Associations between levels of insulin-like growth factor 1 and sinusoidal obstruction syndrome after allogeneic haematopoietic stem cell transplantation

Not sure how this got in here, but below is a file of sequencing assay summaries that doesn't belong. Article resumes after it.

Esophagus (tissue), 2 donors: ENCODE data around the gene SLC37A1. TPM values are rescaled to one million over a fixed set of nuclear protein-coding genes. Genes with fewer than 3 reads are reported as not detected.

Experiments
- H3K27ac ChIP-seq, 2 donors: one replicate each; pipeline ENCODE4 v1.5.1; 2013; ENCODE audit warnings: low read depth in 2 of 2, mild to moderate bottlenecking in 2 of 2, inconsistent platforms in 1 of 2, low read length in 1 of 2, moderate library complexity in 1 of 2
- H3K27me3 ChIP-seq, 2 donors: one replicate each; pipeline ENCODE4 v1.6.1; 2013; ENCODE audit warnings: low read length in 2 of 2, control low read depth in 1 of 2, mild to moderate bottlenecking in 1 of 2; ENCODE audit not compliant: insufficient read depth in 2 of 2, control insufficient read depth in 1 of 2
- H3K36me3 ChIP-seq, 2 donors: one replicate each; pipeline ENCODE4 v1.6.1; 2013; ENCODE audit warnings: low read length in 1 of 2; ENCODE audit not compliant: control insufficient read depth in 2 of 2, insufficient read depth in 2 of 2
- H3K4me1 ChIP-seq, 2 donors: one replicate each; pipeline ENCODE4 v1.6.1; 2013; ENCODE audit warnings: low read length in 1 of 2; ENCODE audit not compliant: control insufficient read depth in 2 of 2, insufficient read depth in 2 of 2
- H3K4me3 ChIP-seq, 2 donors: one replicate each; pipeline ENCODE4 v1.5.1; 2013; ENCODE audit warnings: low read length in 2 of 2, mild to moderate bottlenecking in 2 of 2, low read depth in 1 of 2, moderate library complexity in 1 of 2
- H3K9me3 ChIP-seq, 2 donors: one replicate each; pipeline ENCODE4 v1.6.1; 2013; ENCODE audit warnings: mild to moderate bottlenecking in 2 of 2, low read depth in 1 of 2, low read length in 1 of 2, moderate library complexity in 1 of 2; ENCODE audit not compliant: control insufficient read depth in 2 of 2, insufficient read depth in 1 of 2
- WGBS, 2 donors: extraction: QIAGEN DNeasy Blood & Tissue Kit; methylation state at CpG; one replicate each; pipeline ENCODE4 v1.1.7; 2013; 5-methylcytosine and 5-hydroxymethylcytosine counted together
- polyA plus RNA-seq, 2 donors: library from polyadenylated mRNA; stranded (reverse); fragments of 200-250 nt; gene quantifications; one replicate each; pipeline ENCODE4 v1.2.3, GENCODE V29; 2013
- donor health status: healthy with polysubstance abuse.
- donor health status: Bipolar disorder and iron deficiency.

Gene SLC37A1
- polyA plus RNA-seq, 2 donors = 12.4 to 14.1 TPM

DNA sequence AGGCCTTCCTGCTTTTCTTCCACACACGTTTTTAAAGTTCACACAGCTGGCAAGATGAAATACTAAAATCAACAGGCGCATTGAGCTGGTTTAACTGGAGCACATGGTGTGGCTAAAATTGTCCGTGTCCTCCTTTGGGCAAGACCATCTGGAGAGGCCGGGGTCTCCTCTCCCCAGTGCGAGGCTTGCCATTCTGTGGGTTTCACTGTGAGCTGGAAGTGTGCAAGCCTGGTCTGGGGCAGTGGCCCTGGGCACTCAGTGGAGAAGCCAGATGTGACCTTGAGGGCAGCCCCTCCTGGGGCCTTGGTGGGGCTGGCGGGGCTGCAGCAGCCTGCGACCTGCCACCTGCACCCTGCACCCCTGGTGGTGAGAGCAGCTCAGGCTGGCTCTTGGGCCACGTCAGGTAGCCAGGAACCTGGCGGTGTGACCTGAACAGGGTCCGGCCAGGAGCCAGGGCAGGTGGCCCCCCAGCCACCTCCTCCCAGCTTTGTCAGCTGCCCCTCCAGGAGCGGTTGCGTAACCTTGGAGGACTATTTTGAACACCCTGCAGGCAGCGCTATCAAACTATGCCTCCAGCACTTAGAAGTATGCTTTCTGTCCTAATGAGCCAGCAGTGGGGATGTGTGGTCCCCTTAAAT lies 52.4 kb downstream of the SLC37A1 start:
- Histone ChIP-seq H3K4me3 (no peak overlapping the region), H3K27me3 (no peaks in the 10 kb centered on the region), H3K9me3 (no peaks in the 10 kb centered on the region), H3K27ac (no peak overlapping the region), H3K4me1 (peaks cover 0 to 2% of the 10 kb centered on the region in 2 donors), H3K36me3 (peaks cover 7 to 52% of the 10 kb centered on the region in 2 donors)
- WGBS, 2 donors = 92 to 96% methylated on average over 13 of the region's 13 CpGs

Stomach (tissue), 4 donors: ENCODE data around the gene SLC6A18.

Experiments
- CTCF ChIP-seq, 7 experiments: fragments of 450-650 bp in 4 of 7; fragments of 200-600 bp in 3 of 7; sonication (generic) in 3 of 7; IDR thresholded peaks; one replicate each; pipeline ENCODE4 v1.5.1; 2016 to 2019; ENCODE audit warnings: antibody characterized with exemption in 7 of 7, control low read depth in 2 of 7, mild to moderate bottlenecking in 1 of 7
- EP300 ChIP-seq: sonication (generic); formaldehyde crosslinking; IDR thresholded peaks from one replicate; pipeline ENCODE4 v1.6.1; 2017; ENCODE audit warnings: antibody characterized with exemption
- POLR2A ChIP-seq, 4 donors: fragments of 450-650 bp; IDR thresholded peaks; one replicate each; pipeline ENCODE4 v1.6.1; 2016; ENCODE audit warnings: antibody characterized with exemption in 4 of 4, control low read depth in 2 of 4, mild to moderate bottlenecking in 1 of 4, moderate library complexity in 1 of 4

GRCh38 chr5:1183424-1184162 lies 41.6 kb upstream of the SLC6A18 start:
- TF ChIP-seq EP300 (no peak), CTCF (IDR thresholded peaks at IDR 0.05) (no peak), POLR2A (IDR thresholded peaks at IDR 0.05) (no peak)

Allogeneic myeloablative haematopoietic stem cell transplantation (HSCT) is challenged by severe adverse events, as cytotoxic effects of the conditioning may result in systemic inflammation, leaky epithelial barriers and organ toxicities, contributing to treatment-related morbidity and mortality. We hypothesised that insulin-like growth factor-1 (IGF-1), a mediator of growth and proliferation of various tissues, may attenuate chemotherapy-induced tissue damage after HSCT. We prospectively measured plasma levels of IGF-1 and its binding protein 3 (IGFBP-3) in 41 patients undergoing myeloablative HSCT. IGF-1 and IGFBP-3 levels were inversely correlated with C-reactive protein and interleukin-6 levels post HSCT. In multivariate analyses, low levels of IGF-1 and IGFBP-3 before conditioning were associated with increased risk of developing sinusoidal obstruction syndrome (SOS; OR = 5.00 per 1 SDS decrease in IGF-1 (95% CI: 1.45-16.67), P = 0.011 and OR = 5.00 (1.37-20.00), P = 0.015, respectively). Furthermore, low pre-transplant levels of IGF-1 and IGFBP-3 were associated with increased fluid retention during the first 21 days post transplant (OR = 7.69 (95% CI: 1.59-33.33), P = 0.012, and OR = 2.94 (1.03-8.33), P = 0.045). These data suggest that high levels of IGF-1 and IGFBP-3 may have a protective effect against fluid retention and SOS, possibly by attenuating systemic inflammation, and may prove useful as predictive biomarkers of SOS.